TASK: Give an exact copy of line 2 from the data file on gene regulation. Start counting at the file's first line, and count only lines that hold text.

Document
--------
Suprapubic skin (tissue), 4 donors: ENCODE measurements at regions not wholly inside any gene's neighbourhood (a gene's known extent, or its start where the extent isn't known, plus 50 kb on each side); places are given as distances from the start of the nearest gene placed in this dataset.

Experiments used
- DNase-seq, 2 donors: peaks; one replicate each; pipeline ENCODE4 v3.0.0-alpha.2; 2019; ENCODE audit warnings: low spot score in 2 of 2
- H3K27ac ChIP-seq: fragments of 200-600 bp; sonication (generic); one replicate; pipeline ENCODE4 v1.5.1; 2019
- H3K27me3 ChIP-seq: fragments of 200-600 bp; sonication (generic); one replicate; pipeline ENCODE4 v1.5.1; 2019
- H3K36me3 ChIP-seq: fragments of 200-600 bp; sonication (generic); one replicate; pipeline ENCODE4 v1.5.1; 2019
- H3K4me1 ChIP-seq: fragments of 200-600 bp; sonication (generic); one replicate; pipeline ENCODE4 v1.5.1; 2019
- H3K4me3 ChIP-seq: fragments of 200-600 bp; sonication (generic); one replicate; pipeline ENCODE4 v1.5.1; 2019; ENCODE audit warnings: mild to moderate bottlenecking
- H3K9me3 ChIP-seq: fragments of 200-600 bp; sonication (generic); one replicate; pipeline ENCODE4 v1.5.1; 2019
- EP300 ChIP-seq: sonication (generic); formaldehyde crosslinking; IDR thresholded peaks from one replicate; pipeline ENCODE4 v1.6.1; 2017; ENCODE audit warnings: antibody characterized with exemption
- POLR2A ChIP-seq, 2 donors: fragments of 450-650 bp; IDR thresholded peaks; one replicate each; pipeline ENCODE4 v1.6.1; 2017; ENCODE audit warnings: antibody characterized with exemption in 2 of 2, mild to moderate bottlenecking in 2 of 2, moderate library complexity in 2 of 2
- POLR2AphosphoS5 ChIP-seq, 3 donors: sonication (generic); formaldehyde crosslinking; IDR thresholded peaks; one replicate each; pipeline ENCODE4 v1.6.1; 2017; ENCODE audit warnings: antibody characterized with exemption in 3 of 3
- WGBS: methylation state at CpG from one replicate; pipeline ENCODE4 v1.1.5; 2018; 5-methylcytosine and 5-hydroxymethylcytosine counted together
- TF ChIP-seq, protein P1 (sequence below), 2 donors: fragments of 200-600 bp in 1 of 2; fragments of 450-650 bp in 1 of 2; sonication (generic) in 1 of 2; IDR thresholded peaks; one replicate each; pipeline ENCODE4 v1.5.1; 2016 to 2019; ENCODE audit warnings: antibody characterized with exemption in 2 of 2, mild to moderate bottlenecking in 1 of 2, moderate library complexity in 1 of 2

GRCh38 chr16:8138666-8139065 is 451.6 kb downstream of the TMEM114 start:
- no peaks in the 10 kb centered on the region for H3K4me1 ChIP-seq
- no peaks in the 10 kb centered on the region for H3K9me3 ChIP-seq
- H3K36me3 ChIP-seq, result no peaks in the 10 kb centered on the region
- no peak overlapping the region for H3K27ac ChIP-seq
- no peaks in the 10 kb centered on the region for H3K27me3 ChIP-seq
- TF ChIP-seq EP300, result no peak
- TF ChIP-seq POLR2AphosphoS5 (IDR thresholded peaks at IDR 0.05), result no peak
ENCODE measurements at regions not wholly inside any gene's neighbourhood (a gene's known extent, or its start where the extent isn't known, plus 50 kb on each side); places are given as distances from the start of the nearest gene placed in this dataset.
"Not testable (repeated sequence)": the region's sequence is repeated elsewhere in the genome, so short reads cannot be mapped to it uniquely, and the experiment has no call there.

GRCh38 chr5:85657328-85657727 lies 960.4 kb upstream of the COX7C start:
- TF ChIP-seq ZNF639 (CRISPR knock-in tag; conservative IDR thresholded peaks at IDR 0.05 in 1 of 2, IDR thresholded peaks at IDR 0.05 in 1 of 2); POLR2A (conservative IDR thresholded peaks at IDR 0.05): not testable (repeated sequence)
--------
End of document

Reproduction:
Experiments used